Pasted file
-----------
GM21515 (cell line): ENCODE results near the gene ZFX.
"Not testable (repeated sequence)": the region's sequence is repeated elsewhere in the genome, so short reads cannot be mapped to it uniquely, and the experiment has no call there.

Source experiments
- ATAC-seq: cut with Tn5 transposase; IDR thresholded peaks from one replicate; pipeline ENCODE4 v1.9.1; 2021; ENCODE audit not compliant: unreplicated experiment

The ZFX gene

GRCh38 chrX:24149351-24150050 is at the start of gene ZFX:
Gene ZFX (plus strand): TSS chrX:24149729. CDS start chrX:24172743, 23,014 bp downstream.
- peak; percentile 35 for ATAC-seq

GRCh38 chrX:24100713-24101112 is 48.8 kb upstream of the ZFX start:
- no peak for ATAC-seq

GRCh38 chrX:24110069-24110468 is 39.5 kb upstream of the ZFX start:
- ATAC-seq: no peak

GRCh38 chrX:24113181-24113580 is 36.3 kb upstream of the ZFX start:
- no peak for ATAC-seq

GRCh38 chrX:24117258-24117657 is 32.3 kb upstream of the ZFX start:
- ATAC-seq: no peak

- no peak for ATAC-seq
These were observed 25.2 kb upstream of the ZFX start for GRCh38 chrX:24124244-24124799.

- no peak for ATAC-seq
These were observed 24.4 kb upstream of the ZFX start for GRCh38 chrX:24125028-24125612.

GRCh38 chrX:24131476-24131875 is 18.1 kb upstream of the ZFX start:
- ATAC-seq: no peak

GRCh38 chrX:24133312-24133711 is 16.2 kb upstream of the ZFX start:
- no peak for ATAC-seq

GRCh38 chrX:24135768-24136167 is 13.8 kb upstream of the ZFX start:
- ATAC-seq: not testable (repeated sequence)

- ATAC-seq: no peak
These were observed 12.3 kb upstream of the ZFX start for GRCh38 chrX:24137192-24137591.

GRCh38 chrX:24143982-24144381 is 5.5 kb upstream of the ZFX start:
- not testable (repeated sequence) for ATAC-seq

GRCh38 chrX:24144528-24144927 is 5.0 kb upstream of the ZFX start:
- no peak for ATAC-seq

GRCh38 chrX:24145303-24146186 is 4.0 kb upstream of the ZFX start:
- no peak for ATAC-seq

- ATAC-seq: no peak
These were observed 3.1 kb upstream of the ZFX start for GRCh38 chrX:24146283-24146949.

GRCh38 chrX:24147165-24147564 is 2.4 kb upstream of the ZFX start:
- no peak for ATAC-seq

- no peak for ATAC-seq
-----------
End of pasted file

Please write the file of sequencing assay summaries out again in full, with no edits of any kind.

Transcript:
GM21515 (cell line): ENCODE results near the gene ZFX.
"Not testable (repeated sequence)": the region's sequence is repeated elsewhere in the genome, so short reads cannot be mapped to it uniquely, and the experiment has no call there.

Source experiments
- ATAC-seq: cut with Tn5 transposase; IDR thresholded peaks from one replicate; pipeline ENCODE4 v1.9.1; 2021; ENCODE audit not compliant: unreplicated experiment

The ZFX gene

GRCh38 chrX:24149351-24150050 is at the start of gene ZFX:
Gene ZFX (plus strand): TSS chrX:24149729. CDS start chrX:24172743, 23,014 bp downstream.
- peak; percentile 35 for ATAC-seq

GRCh38 chrX:24100713-24101112 is 48.8 kb upstream of the ZFX start:
- no peak for ATAC-seq

GRCh38 chrX:24110069-24110468 is 39.5 kb upstream of the ZFX start:
- ATAC-seq: no peak

GRCh38 chrX:24113181-24113580 is 36.3 kb upstream of the ZFX start:
- no peak for ATAC-seq

GRCh38 chrX:24117258-24117657 is 32.3 kb upstream of the ZFX start:
- ATAC-seq: no peak

- no peak for ATAC-seq
These were observed 25.2 kb upstream of the ZFX start for GRCh38 chrX:24124244-24124799.

- no peak for ATAC-seq
These were observed 24.4 kb upstream of the ZFX start for GRCh38 chrX:24125028-24125612.

GRCh38 chrX:24131476-24131875 is 18.1 kb upstream of the ZFX start:
- ATAC-seq: no peak

GRCh38 chrX:24133312-24133711 is 16.2 kb upstream of the ZFX start:
- no peak for ATAC-seq

GRCh38 chrX:24135768-24136167 is 13.8 kb upstream of the ZFX start:
- ATAC-seq: not testable (repeated sequence)

- ATAC-seq: no peak
These were observed 12.3 kb upstream of the ZFX start for GRCh38 chrX:24137192-24137591.

GRCh38 chrX:24143982-24144381 is 5.5 kb upstream of the ZFX start:
- not testable (repeated sequence) for ATAC-seq

GRCh38 chrX:24144528-24144927 is 5.0 kb upstream of the ZFX start:
- no peak for ATAC-seq

GRCh38 chrX:24145303-24146186 is 4.0 kb upstream of the ZFX start:
- no peak for ATAC-seq

- ATAC-seq: no peak
These were observed 3.1 kb upstream of the ZFX start for GRCh38 chrX:24146283-24146949.

GRCh38 chrX:24147165-24147564 is 2.4 kb upstream of the ZFX start:
- no peak for ATAC-seq

- no peak for ATAC-seq